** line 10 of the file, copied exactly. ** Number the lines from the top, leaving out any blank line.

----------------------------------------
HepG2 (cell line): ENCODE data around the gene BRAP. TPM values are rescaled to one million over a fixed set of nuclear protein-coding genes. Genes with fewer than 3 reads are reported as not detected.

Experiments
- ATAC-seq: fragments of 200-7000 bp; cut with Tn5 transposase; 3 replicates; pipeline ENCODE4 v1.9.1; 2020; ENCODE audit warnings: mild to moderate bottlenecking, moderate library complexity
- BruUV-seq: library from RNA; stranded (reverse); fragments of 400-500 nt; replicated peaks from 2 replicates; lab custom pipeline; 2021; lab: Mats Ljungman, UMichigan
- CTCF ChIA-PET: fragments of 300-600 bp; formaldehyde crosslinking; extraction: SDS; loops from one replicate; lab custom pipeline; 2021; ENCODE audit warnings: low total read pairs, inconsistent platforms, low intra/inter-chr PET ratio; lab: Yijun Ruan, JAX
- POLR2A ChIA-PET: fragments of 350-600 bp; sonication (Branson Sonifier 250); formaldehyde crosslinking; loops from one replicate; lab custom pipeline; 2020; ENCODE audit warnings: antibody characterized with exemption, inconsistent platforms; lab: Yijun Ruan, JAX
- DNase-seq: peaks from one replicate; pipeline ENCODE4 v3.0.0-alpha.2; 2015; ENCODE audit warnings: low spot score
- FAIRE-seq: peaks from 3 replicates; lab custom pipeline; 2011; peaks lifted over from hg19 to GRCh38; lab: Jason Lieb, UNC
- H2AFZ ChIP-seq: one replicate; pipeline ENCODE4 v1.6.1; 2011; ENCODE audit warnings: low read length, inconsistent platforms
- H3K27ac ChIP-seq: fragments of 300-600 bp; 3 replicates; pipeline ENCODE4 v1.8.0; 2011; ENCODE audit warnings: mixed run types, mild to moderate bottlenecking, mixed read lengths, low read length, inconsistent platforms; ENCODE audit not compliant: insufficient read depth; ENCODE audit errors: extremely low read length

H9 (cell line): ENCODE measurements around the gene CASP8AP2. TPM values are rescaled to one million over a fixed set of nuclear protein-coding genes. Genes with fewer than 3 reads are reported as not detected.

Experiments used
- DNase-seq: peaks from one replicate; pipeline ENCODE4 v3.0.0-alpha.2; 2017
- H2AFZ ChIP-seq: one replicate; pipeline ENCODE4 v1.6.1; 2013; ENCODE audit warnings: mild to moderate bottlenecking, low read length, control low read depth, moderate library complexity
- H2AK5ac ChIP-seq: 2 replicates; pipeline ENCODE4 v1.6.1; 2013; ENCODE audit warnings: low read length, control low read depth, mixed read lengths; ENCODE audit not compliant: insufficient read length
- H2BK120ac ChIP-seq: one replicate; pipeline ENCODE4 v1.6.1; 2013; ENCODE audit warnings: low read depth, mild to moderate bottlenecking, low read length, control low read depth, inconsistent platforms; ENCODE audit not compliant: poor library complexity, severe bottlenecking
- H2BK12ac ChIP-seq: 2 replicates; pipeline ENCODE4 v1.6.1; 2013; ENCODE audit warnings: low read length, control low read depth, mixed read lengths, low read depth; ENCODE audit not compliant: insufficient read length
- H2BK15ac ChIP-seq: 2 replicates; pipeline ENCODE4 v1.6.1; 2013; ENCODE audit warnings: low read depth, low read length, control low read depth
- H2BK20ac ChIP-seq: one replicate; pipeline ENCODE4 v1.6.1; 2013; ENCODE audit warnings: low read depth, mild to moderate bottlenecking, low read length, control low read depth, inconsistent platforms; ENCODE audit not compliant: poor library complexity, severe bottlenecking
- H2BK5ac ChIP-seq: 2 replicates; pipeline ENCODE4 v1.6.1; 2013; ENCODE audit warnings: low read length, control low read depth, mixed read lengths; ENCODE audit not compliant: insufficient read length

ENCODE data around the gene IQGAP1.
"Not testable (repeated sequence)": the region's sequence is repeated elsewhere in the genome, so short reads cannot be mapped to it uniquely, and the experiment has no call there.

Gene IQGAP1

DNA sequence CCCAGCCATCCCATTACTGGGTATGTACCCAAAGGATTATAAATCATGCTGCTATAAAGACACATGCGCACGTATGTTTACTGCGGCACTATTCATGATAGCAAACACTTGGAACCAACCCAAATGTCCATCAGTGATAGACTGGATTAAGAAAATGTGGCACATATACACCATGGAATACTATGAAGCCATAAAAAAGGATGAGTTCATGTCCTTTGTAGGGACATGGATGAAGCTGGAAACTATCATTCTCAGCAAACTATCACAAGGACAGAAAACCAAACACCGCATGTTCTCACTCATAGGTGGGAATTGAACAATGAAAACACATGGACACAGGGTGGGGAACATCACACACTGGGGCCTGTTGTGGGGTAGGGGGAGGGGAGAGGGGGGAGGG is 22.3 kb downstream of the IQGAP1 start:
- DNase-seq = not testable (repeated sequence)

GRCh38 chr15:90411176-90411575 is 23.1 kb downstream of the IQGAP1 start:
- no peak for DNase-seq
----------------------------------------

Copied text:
- H3K27ac ChIP-seq: fragments of 300-600 bp; 3 replicates; pipeline ENCODE4 v1.8.0; 2011; ENCODE audit warnings: mixed run types, mild to moderate bottlenecking, mixed read lengths, low read length, inconsistent platforms; ENCODE audit not compliant: insufficient read depth; ENCODE audit errors: extremely low read length